August 08, 2018, BY Beth Kaszuba

Students talk in a crowded room.
More than 100 participants, including Bucknell students, presented research at this year's Susquehanna Valley Undergraduate Research Symposium, held on campus. Photo by Gordon R. Wenzel

Chloe Poltonavage '20 has spent the summer exploring Central Pennsylvania, hiking and talking to residents who are immersed in the region's history. Her goal is to expand a Bucknell-designed app that leads users on guided walking tours, boosting their fitness and knowledge of area landmarks.

It's a job Poltonavage, an early childhood education major, never expected to have — and one that led her to yet another unanticipated location: the eighth annual Susquehanna Valley Undergraduate Research Symposium, where she presented her findings next to students with majors and minors as diverse as biology, political science, dance and geography.

In fact, Poltonavage's work, which sought to add more routes and information to the Ready, Set, Fit app developed by a team of students and Professors Katie Faull, German studies and comparative humanities, and Stu Thompson, electrical & computer engineering, was classified under a category that was formerly foreign to Poltonavage.

"Never in a million years did I dream that my name would be listed in a program under an engineering department," she said, explaining that she took a digital humanities class and "fell in love with mapping." Discussing her summer project, she added, "There's always more to learn, and I've built relationships that will last forever."

Held Aug. 1, the symposium, which is jointly sponsored by the Bucknell Institute for Public Policy, Bloomsburg University, Susquehanna University and the Geisinger Health System, provided more than 100 participants with the opportunity to share their research at a professional conference and learn about their peers' work in other disciplines.

Opportunities Open to All Students
For Alison Malone '19, an English-literary studies major who plans to become a high school teacher, conducting undergraduate research was a surprising twist to her Bucknell experience.

As a campus tour guide, Malone used to joke with visitors about her preference for literature over the sciences, which she considered the primary disciplines for research-minded students. Now, she said, "I realize that you can do research in any field."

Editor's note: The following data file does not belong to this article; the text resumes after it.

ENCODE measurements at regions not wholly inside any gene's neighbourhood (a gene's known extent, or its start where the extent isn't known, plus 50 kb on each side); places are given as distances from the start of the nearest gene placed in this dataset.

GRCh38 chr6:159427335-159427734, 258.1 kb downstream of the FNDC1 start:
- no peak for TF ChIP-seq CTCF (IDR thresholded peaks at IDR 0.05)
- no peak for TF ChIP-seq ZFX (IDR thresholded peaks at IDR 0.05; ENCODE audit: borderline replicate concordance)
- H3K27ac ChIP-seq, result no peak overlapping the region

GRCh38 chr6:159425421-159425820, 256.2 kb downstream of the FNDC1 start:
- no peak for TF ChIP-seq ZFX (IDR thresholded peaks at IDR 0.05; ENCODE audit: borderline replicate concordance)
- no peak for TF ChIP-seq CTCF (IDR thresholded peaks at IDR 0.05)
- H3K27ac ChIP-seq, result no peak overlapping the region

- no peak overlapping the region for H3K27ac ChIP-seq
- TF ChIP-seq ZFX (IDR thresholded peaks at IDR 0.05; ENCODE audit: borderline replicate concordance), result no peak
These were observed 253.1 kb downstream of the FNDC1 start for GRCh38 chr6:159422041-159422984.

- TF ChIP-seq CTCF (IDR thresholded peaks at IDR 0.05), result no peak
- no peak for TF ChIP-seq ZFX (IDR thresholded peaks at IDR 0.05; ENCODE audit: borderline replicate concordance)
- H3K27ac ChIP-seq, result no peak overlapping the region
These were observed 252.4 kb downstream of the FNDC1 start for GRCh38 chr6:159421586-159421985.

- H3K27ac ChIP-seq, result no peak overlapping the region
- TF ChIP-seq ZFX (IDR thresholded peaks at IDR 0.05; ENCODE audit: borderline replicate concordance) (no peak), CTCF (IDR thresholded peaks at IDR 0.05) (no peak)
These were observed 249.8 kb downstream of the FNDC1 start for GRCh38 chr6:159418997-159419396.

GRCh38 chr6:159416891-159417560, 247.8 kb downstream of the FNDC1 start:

Explaining that her project focused on how narrative literary analysis, which takes into account reader experiences, can be effectively used in secondary-education classrooms, she added, "I'm so happy to be doing something I'm passionate about. It's a great opportunity."

Mateen Qureshi ’19 presents his research at the Susquehanna Valley Undergraduate Research Symposium. Photo by Gordon R. Wenzel

Computer engineering major Mateen Qureshi '19 also explored new concepts and ventured off campus, teaming up with research scientists at nearby Geisinger Medical Center to study potential automated methods to assess heart ventricles in cardiac magnetic resonance images.

Currently, radiologists assess the images manually, which Qureshi said can be time consuming and lead to errors. An automated process could be faster and more accurate, potentially saving lives.

"This project gave me a new perspective on how artificial intelligence can be used," Qureshi added, noting that he would like to continue exploring AI as a graduate student.

Bucknell Students Earn Recognition
The symposium also recognized outstanding research projects with awards, including work by the following Bucknell students:

Stefanie Salinger ’19 earned recognition for her research on safe, efficient air transport in urban areas. Photo by Gordon R. Wenzel
  • Stefanie Salinger '19, majoring in mechanical engineering  — Oral Presentation Award for "Conceptual Design of Electric Helicopters for Urban Air Mobility"   
  • Lilly Courts '20, majoring in biology — Oral Presentation Award for "Cracking the CHC Code: Olfactory Communication in the Eusocial Harpegnathos Saltator" 
  • Marcy Kittredge '20, majoring in neuroscience — Best Poster in Life Science for "Creeping on Ants: Constructing a Behavioral Monitoring Device for Harpegnathos Saltator"
  • Dalton Stewart '19, majoring in environmental engineering, and Abbie Winter '19, majoring in environmental science — Best Poster in Arts, Humanities & Social Sciences for "Exploring Sustainability Through Campus Landscapes"

"The symposium is a fun event to cap off a summer spent working on challenging, engaging projects," said Professor Vanessa Massaro, geography, who helped to organize the event. "It's a chance for students from several institutions to get together, share their findings and practice their presentation skills. And it's really impressive to see so many dedicated undergraduates doing such exciting work."